In mid-October, Malaysia presented its 2024 budget, said to be the largest in the nation’s history, with an allocation of RM303 billion (US$64.7 billion). To fulfil fiscal obligations and decrease the deficit to 4.3%, the budget introduces significant structural changes to Malaysia’s tax system, affecting both businesses and individuals.
Notably, a capital gains tax is introduced, and there is an upswing in service tax rates. Furthermore, the government has confirmed the implementation of e-invoicing starting from 1 August 2024 and the adoption of the global minimum tax in 2025. These measures signify a comprehensive approach to fiscal management, aiming to enhance revenue streams, streamline tax processes, and align with global taxation standards.
Senator Datuk Sivarraajh Chandran’s proposals centre around the crucial role of education in mitigating the potential negative impacts of AI and ML advancements on the job market. By advocating for an expanded offering of AI courses in public universities, he aims to not only address the challenges posed by technological developments but also position the country as an attractive destination for investments in the burgeoning field of artificial intelligence.
The Minister of Electronics and Information Technology (MeitY), Ashwini Vaishnaw, has discussed creating a robust response to the challenges posed by deepfake technology with representatives from academia, industry bodies, and social media companies. The consensus reached in the discussion entails collaborative efforts among the government, academia, social media companies, and the National Association of Software and Service Companies (NASSCOM) to collectively address the harmful uses of deepfake.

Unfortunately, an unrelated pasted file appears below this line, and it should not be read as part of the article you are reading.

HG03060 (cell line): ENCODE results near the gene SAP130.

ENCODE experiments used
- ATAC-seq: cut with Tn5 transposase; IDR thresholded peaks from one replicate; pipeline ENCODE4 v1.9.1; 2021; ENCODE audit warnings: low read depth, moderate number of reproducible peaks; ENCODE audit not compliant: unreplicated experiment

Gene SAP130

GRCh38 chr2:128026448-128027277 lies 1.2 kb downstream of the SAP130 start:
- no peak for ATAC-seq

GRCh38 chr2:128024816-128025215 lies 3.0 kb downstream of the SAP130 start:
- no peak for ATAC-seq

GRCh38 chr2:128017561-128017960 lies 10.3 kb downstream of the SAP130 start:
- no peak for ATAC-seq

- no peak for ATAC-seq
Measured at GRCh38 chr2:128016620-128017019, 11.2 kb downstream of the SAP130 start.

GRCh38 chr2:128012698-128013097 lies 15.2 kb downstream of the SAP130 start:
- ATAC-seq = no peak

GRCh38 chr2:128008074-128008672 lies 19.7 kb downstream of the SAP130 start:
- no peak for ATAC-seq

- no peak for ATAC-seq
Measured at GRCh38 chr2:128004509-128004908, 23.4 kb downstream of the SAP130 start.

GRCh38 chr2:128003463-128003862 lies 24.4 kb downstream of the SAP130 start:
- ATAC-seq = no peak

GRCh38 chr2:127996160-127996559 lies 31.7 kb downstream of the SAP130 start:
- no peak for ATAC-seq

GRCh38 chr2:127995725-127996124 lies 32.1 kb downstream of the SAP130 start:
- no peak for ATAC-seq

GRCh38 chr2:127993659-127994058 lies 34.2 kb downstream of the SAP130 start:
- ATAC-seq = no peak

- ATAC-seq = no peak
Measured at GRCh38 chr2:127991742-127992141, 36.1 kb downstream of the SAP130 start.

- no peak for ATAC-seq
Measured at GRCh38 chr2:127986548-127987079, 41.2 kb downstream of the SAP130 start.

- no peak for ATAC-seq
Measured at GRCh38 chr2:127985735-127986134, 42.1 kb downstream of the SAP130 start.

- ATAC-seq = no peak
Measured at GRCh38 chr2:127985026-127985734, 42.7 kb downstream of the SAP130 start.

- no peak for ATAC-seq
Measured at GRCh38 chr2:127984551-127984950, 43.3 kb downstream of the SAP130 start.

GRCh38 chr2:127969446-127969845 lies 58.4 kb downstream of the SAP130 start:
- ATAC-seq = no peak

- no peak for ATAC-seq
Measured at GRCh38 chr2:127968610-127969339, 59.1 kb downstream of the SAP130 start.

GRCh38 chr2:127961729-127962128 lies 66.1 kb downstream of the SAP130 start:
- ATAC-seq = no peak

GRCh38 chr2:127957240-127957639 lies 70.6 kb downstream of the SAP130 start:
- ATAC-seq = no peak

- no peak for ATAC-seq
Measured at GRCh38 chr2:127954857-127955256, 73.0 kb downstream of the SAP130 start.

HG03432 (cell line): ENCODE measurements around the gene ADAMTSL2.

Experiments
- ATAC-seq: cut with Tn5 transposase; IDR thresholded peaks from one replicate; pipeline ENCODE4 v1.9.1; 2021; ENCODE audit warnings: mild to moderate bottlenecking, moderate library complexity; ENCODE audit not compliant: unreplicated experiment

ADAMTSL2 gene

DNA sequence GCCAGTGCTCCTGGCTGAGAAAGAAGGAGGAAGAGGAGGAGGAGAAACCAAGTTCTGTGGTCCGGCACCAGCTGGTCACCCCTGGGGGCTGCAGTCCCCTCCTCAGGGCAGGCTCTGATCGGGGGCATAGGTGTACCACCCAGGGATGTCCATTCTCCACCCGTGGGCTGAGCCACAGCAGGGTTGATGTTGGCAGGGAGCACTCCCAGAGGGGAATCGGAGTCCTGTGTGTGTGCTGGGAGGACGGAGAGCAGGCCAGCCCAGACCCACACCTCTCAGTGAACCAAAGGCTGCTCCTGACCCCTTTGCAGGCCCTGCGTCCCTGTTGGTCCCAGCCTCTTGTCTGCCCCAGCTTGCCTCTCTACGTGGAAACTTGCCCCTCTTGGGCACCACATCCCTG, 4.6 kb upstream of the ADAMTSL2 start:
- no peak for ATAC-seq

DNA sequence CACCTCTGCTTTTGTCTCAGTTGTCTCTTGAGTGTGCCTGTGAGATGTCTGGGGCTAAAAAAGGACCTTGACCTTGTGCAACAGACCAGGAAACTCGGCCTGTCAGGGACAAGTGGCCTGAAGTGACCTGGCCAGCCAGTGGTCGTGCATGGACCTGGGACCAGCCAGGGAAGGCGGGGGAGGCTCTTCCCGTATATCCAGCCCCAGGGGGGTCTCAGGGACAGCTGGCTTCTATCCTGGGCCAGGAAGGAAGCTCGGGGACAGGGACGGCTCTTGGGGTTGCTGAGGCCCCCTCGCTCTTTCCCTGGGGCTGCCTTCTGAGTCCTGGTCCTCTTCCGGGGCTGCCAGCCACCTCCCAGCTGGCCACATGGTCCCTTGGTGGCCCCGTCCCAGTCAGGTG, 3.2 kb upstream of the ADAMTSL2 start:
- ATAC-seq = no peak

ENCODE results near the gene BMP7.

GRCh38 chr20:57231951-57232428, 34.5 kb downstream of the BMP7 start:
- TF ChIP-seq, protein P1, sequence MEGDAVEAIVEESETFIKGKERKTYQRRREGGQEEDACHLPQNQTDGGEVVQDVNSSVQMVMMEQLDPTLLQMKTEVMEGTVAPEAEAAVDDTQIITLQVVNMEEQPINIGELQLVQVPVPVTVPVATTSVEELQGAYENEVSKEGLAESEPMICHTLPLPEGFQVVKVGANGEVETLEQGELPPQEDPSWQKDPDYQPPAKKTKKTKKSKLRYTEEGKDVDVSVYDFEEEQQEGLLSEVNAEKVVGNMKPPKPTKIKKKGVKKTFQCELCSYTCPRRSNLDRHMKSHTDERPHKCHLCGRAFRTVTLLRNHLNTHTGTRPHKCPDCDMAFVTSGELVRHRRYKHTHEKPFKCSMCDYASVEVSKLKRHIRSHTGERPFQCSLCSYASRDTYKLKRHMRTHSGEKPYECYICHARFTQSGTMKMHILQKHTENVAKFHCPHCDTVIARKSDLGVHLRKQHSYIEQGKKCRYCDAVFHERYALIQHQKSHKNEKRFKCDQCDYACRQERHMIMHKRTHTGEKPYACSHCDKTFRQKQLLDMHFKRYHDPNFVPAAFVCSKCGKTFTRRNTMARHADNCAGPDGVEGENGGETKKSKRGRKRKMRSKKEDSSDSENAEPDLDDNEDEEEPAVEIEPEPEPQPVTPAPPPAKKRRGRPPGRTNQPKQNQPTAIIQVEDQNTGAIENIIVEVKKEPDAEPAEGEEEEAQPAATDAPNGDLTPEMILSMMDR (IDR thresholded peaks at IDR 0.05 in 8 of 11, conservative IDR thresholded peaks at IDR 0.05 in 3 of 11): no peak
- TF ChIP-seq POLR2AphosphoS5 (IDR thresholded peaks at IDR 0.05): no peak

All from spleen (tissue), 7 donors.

Deepfakes are artificial intelligence-manipulated video, audio, and images. Their hyper-realistic nature makes them challenging to identify as fake, especially for individuals unfamiliar with the technology. Therefore, these manipulations can and have harmed reputations and serve as tools to falsify evidence. Deepfakes are also a threat to democracy and social institutions globally and the increasing presence of deepfakes in political messaging could be particularly damaging, especially in the lead-up to the upcoming general elections, posing risks to the integrity of information and public discourse.
The meeting, held at the end of November, concluded with an agreement to identify actionable items within the next 10 days, focusing on four key pillars:
- Detection: Develop methods to identify deepfake content both before and after its posting.
- Prevention: Establish an effective mechanism to prevent the spread of deepfake content.
- Reporting: Implement an efficient and prompt reporting system along with a grievance redressal mechanism.
- Awareness: Launch a widespread awareness campaign to educate the public on the issues related to deepfake technology.Top of Form
Furthermore, effective immediately, MeitY will initiate an exercise to assess and formulate necessary regulations to combat the threat of deepfake. To facilitate this process, MeitY will invite public comments through the MyGov portal.
A follow-up meeting with relevant stakeholders will be held again this week to finalise the four-pillared structure. According to the government’s AI news portal, it remains committed to combating the growing threat of deepfake through technology and by fostering public awareness. It said that MeitY has frequently guided social media intermediaries, urging them to exercise due diligence and promptly take necessary actions against instances of deepfake.